Thank you for helping Jennifer get back on her feet

Hello. I’m Jennifer. This is my second trip ever to the East Texas Food Bank. My family never needed their help before, but then businesses started shutting down. Like a lot of folks around here, I lost my job really suddenly.

We tried to make ends meet for a while, but without my pay coming in, it was hard. There came a point when we just had to make the call: If we don’t ask for help, we’re going to go hungry.

So we came to a drive-through food distribution that was happening near us—and wow. I was blown away by how easy they made everything. It still broke my heart to see so many people lined up to get help, but the staff here are wonderful. They have a kind word for every last one of us.

We picked up a big load of milk, eggs, fresh produce and other basics that first time, and today, we got another couple weeks’ worth. We’re so appreciative—it really takes a lot of stress off!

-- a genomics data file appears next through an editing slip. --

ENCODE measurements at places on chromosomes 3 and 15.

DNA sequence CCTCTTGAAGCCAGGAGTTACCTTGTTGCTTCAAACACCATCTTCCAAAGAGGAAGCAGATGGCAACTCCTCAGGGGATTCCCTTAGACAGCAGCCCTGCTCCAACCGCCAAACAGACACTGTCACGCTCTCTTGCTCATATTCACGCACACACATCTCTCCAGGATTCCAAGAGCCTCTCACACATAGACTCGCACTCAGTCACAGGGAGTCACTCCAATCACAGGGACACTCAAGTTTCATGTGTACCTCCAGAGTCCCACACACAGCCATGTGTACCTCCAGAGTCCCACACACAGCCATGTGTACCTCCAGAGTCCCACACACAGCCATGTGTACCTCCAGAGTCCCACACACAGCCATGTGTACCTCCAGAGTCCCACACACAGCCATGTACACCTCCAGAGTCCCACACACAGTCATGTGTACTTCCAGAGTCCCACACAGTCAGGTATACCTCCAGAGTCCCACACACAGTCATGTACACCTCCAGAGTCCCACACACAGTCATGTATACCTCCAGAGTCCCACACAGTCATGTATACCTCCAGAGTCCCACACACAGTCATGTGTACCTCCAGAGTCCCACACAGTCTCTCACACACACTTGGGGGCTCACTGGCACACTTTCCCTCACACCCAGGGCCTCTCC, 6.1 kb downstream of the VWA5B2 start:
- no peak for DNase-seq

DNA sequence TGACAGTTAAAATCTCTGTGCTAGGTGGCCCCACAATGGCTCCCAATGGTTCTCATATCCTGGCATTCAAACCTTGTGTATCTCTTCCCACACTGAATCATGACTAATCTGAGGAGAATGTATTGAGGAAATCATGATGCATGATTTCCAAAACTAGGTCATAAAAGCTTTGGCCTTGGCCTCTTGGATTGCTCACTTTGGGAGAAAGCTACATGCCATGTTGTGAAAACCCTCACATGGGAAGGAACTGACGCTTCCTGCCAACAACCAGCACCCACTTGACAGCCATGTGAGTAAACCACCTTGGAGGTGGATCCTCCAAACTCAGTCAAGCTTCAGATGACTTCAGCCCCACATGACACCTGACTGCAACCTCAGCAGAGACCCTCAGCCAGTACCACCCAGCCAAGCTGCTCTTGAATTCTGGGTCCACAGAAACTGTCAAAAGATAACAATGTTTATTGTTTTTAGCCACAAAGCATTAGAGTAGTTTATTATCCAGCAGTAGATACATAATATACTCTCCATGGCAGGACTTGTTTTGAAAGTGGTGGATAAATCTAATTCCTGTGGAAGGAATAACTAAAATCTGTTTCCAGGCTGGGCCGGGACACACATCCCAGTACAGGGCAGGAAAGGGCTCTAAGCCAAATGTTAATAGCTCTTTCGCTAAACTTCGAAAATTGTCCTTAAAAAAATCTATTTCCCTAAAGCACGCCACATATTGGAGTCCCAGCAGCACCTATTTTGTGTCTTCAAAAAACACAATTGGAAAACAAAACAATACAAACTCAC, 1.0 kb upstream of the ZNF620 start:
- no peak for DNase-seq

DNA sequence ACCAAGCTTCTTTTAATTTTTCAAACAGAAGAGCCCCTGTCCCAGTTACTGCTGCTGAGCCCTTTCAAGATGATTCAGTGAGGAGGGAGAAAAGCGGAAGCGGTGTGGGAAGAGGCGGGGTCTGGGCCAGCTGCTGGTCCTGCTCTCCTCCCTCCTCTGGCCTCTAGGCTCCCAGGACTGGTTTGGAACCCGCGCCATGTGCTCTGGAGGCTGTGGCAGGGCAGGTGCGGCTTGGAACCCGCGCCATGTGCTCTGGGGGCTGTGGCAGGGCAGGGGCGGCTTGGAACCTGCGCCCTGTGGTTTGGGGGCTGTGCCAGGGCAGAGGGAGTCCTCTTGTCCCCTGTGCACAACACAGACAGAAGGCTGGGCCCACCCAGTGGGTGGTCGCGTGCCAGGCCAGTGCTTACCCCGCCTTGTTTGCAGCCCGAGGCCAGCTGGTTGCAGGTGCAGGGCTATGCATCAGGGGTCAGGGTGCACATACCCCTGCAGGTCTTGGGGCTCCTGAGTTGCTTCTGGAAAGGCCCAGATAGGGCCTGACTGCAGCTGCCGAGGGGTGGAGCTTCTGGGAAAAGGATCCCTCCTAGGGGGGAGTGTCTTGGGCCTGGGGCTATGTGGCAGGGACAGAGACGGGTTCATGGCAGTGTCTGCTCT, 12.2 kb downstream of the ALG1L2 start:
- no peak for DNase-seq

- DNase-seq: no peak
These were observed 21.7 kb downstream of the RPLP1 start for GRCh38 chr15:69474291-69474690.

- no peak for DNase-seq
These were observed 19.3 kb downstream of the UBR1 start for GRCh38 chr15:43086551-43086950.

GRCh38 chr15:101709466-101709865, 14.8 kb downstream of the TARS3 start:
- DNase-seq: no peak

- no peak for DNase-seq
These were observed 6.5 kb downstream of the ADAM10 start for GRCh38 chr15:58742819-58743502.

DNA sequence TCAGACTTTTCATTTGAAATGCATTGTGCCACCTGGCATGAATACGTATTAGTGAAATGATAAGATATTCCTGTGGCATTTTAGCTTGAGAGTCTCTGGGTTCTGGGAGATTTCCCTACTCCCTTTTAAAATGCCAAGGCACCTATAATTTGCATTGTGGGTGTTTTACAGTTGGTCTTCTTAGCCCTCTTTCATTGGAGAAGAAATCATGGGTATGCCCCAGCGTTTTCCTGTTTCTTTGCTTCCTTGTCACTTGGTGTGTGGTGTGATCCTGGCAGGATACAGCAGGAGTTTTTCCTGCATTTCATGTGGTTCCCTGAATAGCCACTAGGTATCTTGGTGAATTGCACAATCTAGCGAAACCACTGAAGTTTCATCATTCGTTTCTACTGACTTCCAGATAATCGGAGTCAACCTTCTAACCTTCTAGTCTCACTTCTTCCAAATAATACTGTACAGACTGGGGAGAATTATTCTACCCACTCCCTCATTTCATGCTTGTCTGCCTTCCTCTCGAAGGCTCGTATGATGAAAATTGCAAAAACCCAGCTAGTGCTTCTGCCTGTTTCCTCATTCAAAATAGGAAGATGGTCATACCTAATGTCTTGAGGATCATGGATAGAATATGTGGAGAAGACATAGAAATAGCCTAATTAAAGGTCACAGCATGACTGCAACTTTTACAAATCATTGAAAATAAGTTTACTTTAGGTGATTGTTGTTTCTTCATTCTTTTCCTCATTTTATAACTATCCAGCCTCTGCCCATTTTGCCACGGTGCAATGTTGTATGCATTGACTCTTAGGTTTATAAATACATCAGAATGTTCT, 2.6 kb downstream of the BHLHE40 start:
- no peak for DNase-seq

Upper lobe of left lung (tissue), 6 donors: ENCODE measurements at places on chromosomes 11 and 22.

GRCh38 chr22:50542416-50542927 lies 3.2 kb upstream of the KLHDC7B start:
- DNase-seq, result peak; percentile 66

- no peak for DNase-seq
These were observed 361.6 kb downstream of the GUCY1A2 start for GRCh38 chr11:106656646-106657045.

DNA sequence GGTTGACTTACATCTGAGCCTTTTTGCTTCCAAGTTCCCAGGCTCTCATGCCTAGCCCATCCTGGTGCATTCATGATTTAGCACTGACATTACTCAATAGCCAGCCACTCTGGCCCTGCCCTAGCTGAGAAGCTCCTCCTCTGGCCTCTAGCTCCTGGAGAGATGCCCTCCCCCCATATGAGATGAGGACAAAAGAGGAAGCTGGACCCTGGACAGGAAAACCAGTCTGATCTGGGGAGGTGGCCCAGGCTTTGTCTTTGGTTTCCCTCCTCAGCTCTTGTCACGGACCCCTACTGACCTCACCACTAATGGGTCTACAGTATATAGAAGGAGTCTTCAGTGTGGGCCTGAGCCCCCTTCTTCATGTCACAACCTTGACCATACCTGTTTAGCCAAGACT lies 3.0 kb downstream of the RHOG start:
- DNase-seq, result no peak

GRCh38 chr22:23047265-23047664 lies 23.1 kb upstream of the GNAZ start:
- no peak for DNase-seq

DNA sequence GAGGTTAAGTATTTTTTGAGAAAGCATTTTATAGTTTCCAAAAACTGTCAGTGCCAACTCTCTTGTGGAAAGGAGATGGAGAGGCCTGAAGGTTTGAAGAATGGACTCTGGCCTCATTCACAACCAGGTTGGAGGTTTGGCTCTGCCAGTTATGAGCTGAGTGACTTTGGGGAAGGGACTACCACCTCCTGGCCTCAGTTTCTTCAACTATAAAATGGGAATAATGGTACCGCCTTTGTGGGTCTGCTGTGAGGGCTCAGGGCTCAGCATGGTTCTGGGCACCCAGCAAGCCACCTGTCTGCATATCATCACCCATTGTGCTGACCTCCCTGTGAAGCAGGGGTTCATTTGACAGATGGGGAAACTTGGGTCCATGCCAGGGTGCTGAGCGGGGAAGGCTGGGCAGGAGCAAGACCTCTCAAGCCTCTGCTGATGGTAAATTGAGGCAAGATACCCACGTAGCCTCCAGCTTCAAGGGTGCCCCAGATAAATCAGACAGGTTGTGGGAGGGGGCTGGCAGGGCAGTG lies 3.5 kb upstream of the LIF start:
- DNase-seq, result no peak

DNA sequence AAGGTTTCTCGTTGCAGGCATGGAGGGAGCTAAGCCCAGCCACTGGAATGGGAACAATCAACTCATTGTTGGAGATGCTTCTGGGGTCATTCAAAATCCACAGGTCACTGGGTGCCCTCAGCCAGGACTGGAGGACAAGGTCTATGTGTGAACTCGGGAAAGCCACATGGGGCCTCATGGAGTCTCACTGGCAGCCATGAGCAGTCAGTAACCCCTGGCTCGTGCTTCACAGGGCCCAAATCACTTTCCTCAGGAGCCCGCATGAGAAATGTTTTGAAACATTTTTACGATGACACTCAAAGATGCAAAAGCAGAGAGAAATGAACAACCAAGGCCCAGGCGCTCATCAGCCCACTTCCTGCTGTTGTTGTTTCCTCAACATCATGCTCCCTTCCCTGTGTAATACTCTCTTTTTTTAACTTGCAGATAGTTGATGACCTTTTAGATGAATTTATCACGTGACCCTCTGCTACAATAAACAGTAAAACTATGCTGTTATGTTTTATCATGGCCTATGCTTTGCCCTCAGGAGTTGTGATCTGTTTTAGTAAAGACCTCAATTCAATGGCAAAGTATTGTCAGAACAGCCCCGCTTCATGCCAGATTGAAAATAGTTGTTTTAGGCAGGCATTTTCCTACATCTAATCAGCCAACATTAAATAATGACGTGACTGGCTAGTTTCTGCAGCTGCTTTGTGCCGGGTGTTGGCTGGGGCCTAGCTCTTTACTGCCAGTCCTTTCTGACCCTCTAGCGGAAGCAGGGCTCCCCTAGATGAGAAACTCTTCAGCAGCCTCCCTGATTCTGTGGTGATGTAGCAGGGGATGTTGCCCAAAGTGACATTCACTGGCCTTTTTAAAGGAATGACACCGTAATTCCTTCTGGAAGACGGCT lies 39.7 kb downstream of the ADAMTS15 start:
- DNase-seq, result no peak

There’s more good news: I just went back to work yesterday, so this food will help us get by until I get my first couple of paychecks. Then I hope we won’t have to use this resource so some of our other neighbors can benefit from it instead.

Thank you so much for helping my family get through this!

Black History Month: Hunger Heroes

During Black History Month in February, the East Texas Food Bank wanted to celebrate the stories of both national and local Black “Hunger Heroes” who help our neighbors keep food on the table all year-round.

The Honorable Shirley Chisholm

Many Americans know the Honorable Shirley Chisholm as the first African-American woman to be elected to Congress in 1968. Paving the way for Black women in U.S. politics, Representative Chisholm (D-NY) also played an essential role in the creation of the Special Supplemental Nutrition Program for Women, Infants, and Children (WIC), ensuring that low-income mothers everywhere could access free, healthy food for their young children. (information courtesy of FRAC)

Chris Thompson. ETFB Volunteer

Chris has been volunteering for about three years, helping with our produce distributions in Tyler. After working with the Department of Public Safety for 27 years, Chris told us volunteering allows him to continue to serve the community.